Teaching and Learning
Oct. 29, 2014 -- Inside Higher Ed's 2014 Survey of Faculty Attitudes on Technology examined the views of faculty members and academic technology administrators on online education and a range of other technology-related issues.
The survey was conducted in conjunction with researchers from Gallup.
On Nov. 18, Inside Higher Ed's Scott Jaschik and Carl Straumsheim conducted a free webinar analyzing the survey's findings and answering readers' questions. To view the webinar, please click here.
The survey was made possible in part by financial support from Blackboard, Pearson and Sonic Foundry.
"The Evolution of Distance Learning" is Inside Higher Ed's latest compilation of articles.
The print-on-demand booklet features articles about a range of institutions and approaches.
This compilation is free and you may download a copy here.
And you may sign up here for a free webinar on Tuesday, Oct. 13, at 2 p.m. Eastern about the themes of the booklet.
This month's edition of the Pulse podcast features an interview with Jim Brown of Ocean County College, discussing tools that can help faculty members teach lab courses in online settings.
A new position statement from the National Council of Teachers of English says machine scoring of essays is easily "gamed" and can't grasp the same elements people can.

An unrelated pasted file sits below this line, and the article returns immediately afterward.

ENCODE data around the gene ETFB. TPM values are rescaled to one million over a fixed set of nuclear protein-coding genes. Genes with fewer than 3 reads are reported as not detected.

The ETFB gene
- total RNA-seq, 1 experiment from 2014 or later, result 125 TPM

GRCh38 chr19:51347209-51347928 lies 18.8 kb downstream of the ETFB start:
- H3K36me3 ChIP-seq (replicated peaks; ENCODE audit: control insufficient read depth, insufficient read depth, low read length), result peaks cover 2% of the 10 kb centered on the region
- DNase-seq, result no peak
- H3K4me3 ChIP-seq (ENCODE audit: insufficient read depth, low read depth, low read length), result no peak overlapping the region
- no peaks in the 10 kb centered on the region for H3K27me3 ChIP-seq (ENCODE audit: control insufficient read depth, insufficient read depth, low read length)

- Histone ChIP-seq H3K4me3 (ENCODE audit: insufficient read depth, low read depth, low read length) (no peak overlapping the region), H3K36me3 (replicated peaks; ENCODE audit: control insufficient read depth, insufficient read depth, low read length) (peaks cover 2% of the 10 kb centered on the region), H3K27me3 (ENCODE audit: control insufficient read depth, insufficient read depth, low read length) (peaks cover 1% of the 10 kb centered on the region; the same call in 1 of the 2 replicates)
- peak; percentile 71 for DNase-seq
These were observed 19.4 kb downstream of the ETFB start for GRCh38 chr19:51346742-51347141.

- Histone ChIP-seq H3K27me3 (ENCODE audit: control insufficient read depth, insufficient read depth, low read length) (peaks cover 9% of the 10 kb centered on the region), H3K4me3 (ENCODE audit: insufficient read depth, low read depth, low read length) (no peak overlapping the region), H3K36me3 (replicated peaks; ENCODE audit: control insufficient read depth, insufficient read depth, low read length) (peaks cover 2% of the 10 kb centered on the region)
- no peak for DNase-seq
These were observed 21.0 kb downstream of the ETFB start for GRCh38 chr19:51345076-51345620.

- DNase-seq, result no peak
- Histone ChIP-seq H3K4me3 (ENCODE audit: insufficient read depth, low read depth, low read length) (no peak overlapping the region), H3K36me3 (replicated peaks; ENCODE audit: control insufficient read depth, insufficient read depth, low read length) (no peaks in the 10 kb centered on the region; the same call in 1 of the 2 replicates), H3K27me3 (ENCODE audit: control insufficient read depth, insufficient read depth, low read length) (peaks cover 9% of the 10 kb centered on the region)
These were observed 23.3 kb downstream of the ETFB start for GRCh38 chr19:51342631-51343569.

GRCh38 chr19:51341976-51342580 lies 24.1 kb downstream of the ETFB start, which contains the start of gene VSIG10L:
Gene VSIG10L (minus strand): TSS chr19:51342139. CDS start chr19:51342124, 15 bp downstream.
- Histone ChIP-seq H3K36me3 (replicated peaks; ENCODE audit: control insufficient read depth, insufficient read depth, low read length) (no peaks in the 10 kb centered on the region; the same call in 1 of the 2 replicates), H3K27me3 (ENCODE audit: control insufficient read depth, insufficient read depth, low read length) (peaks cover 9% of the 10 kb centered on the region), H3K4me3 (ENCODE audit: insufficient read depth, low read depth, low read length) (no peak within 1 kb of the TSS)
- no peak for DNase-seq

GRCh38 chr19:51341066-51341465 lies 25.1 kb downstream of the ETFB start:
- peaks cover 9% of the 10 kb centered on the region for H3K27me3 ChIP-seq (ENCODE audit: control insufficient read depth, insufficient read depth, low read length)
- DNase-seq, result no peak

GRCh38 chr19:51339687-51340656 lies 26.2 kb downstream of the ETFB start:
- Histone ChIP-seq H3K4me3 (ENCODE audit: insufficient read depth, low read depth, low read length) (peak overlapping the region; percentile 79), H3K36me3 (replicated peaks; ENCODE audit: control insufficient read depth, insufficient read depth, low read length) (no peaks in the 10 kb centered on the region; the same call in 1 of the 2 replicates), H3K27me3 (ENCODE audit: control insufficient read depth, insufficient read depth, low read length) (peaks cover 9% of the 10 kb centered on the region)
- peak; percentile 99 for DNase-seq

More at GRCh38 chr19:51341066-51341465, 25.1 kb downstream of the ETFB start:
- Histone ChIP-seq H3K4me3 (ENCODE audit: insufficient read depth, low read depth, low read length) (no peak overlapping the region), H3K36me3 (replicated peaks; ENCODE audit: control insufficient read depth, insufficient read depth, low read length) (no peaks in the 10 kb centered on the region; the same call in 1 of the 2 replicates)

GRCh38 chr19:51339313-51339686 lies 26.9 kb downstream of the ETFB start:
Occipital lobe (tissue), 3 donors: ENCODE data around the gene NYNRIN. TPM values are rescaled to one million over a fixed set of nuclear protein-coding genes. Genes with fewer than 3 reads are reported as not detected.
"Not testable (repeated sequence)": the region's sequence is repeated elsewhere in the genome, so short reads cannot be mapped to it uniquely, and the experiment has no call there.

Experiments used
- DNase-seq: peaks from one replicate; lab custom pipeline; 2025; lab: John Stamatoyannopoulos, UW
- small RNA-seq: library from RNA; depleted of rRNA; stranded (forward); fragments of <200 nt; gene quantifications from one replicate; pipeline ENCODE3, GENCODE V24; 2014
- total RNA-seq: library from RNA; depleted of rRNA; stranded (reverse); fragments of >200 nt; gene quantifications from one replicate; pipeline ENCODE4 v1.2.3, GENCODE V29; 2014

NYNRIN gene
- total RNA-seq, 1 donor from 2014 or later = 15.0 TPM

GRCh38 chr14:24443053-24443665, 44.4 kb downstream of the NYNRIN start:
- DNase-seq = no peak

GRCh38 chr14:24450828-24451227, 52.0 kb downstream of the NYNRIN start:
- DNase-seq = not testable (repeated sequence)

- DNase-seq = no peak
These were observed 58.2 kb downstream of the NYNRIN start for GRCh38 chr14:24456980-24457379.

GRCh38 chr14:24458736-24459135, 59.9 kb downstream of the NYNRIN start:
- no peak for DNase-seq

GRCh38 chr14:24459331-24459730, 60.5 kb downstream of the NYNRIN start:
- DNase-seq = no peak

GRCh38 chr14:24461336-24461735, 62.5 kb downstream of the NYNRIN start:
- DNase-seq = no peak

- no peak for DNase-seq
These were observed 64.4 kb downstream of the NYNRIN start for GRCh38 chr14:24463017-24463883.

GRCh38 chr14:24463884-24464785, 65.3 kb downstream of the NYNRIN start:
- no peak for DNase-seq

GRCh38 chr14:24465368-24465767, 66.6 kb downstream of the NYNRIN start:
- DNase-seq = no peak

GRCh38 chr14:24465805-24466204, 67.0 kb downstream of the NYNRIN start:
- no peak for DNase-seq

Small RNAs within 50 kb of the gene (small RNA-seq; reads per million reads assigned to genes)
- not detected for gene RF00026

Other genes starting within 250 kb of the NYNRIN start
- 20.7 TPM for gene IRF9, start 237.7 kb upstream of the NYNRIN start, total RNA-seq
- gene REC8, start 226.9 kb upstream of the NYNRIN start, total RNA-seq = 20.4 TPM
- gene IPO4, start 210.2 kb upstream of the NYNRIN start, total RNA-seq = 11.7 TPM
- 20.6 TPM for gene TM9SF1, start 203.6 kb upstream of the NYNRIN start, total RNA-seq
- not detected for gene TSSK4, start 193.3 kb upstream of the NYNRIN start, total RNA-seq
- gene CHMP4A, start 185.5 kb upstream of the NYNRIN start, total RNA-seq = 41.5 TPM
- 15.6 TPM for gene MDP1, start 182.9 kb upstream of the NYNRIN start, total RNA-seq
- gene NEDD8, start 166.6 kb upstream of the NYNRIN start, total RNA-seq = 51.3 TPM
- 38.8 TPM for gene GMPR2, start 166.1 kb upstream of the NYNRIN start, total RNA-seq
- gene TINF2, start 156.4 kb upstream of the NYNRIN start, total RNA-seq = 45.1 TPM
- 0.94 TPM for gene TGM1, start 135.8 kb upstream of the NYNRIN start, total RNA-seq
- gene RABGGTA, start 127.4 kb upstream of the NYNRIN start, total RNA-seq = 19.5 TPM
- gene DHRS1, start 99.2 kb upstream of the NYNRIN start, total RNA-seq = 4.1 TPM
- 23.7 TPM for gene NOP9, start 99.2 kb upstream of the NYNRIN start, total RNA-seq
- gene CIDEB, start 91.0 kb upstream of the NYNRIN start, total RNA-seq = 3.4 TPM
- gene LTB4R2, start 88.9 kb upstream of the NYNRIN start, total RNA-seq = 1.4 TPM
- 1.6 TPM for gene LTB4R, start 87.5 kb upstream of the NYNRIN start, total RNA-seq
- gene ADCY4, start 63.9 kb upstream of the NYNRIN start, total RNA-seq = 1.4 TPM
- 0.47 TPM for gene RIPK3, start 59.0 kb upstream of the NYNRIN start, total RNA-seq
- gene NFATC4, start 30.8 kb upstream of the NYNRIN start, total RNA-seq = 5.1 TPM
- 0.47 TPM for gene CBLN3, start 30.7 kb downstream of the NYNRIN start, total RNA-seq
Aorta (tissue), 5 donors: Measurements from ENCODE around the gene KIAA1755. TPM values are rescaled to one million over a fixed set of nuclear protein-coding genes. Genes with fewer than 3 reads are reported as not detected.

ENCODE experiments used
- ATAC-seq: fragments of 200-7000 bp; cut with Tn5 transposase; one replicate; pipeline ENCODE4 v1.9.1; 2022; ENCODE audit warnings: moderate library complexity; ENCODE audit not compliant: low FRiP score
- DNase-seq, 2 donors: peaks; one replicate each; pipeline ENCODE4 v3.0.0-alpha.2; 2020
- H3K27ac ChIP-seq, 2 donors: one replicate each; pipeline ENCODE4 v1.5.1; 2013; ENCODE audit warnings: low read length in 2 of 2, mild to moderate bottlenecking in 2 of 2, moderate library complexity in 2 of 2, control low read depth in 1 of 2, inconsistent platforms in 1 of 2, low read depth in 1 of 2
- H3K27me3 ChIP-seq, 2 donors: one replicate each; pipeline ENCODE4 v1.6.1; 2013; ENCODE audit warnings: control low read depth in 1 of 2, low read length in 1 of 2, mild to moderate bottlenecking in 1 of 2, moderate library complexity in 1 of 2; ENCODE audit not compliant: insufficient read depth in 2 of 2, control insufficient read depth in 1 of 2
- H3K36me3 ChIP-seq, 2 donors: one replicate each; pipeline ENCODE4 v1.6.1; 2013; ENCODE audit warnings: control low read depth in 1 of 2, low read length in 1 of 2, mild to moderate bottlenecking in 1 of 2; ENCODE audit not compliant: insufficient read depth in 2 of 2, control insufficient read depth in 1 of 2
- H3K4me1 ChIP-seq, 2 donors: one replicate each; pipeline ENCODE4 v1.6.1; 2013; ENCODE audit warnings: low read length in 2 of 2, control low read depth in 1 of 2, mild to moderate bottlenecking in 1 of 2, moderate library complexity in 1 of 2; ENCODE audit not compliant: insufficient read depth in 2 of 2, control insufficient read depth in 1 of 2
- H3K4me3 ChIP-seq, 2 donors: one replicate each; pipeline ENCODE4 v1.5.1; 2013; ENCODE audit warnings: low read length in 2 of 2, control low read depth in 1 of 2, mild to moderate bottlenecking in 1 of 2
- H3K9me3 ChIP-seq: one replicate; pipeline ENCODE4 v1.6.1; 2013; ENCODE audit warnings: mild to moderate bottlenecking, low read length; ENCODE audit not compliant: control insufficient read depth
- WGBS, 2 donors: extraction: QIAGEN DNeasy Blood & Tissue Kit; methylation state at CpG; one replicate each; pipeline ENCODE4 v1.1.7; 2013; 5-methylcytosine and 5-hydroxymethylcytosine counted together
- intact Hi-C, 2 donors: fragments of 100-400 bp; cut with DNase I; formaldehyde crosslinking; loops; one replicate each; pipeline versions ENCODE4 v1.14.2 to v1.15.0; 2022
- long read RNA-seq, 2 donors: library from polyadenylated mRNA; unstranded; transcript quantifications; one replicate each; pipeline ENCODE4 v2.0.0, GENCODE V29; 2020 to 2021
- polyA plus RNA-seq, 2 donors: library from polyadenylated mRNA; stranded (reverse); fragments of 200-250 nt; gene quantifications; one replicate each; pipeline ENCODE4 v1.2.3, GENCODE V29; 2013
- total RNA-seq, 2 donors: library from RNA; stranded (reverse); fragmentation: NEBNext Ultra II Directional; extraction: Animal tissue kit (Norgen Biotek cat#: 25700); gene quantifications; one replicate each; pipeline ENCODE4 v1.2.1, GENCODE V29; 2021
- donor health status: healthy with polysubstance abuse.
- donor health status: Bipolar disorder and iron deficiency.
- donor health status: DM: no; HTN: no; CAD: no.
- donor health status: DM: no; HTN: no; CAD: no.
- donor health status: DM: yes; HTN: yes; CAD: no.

Disciplines that are under siege would do well to reject the models for their fields that were created by elite universities and that scare off students and the public, write Chris Buczinsky and Robert Frodeman.
New study suggests that the reasons students seek a higher education can have a big impact on their grades and likelihood of staying enrolled.
Students may be more willing to welcome significant learning experiences than critics of academe realize, at least if professors make the right assignments, writes Robert M. Eisinger.
Possible end game for competency-based education emerges with five new "direct assessment" programs, as foundations and experts discuss how to ensure academic quality.
Writing professors issue warning about plagiarism detection software.
Nebraska's Midland University finds success with a "three strikes" attendance policy.
Survey of executives suggests that companies are more concerned with graduates' broad skills than their field of study.
At annual gathering of study abroad administrators, speakers describe a need for programs guided by more clearly defined learning outcomes.
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